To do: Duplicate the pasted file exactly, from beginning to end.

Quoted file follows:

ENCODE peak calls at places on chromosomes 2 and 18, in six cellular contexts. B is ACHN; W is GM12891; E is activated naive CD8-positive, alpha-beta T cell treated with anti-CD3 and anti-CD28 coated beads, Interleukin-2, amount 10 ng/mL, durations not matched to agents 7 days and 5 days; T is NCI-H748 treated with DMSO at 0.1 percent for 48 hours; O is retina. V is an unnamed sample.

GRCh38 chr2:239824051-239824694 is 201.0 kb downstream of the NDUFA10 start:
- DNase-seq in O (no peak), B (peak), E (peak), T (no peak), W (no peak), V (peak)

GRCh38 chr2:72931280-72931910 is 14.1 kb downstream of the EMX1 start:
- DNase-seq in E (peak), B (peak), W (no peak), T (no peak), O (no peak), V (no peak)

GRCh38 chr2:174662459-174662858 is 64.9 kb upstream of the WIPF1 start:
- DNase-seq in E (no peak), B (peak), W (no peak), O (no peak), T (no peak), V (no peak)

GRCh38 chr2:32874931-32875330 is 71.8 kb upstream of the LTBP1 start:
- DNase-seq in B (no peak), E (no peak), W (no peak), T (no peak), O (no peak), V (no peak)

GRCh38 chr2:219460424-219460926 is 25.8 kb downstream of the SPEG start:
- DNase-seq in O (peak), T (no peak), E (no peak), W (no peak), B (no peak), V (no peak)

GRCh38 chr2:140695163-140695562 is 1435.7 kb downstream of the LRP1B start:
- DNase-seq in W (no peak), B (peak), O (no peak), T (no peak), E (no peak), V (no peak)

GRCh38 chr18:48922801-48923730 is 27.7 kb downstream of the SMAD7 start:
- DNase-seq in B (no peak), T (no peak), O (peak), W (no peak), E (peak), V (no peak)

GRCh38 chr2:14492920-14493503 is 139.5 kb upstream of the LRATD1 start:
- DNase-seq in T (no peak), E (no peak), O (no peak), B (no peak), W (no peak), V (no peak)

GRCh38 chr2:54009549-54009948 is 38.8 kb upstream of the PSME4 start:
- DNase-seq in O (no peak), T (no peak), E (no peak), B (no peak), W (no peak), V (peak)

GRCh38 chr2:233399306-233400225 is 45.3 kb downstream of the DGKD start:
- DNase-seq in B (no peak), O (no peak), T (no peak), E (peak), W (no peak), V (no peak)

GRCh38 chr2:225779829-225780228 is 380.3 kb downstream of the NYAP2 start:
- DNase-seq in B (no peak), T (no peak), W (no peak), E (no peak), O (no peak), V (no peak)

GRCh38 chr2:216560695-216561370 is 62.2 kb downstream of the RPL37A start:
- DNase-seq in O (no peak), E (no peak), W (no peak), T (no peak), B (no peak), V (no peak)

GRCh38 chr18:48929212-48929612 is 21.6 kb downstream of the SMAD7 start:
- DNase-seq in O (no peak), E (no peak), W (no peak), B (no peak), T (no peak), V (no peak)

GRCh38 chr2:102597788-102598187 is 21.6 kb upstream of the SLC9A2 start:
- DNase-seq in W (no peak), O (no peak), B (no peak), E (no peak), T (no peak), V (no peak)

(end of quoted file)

ENCODE peak calls at places on chromosomes 2 and 18, in six cellular contexts. B is ACHN; W is GM12891; E is activated naive CD8-positive, alpha-beta T cell treated with anti-CD3 and anti-CD28 coated beads, Interleukin-2, amount 10 ng/mL, durations not matched to agents 7 days and 5 days; T is NCI-H748 treated with DMSO at 0.1 percent for 48 hours; O is retina. V is an unnamed sample.

GRCh38 chr2:239824051-239824694 is 201.0 kb downstream of the NDUFA10 start:
- DNase-seq in O (no peak), B (peak), E (peak), T (no peak), W (no peak), V (peak)

GRCh38 chr2:72931280-72931910 is 14.1 kb downstream of the EMX1 start:
- DNase-seq in E (peak), B (peak), W (no peak), T (no peak), O (no peak), V (no peak)

GRCh38 chr2:174662459-174662858 is 64.9 kb upstream of the WIPF1 start:
- DNase-seq in E (no peak), B (peak), W (no peak), O (no peak), T (no peak), V (no peak)

GRCh38 chr2:32874931-32875330 is 71.8 kb upstream of the LTBP1 start:
- DNase-seq in B (no peak), E (no peak), W (no peak), T (no peak), O (no peak), V (no peak)

GRCh38 chr2:219460424-219460926 is 25.8 kb downstream of the SPEG start:
- DNase-seq in O (peak), T (no peak), E (no peak), W (no peak), B (no peak), V (no peak)

GRCh38 chr2:140695163-140695562 is 1435.7 kb downstream of the LRP1B start:
- DNase-seq in W (no peak), B (peak), O (no peak), T (no peak), E (no peak), V (no peak)

GRCh38 chr18:48922801-48923730 is 27.7 kb downstream of the SMAD7 start:
- DNase-seq in B (no peak), T (no peak), O (peak), W (no peak), E (peak), V (no peak)

GRCh38 chr2:14492920-14493503 is 139.5 kb upstream of the LRATD1 start:
- DNase-seq in T (no peak), E (no peak), O (no peak), B (no peak), W (no peak), V (no peak)

GRCh38 chr2:54009549-54009948 is 38.8 kb upstream of the PSME4 start:
- DNase-seq in O (no peak), T (no peak), E (no peak), B (no peak), W (no peak), V (peak)

GRCh38 chr2:233399306-233400225 is 45.3 kb downstream of the DGKD start:
- DNase-seq in B (no peak), O (no peak), T (no peak), E (peak), W (no peak), V (no peak)

GRCh38 chr2:225779829-225780228 is 380.3 kb downstream of the NYAP2 start:
- DNase-seq in B (no peak), T (no peak), W (no peak), E (no peak), O (no peak), V (no peak)

GRCh38 chr2:216560695-216561370 is 62.2 kb downstream of the RPL37A start:
- DNase-seq in O (no peak), E (no peak), W (no peak), T (no peak), B (no peak), V (no peak)

GRCh38 chr18:48929212-48929612 is 21.6 kb downstream of the SMAD7 start:
- DNase-seq in O (no peak), E (no peak), W (no peak), B (no peak), T (no peak), V (no peak)

GRCh38 chr2:102597788-102598187 is 21.6 kb upstream of the SLC9A2 start:
- DNase-seq in W (no peak), O (no peak), B (no peak), E (no peak), T (no peak), V (no peak)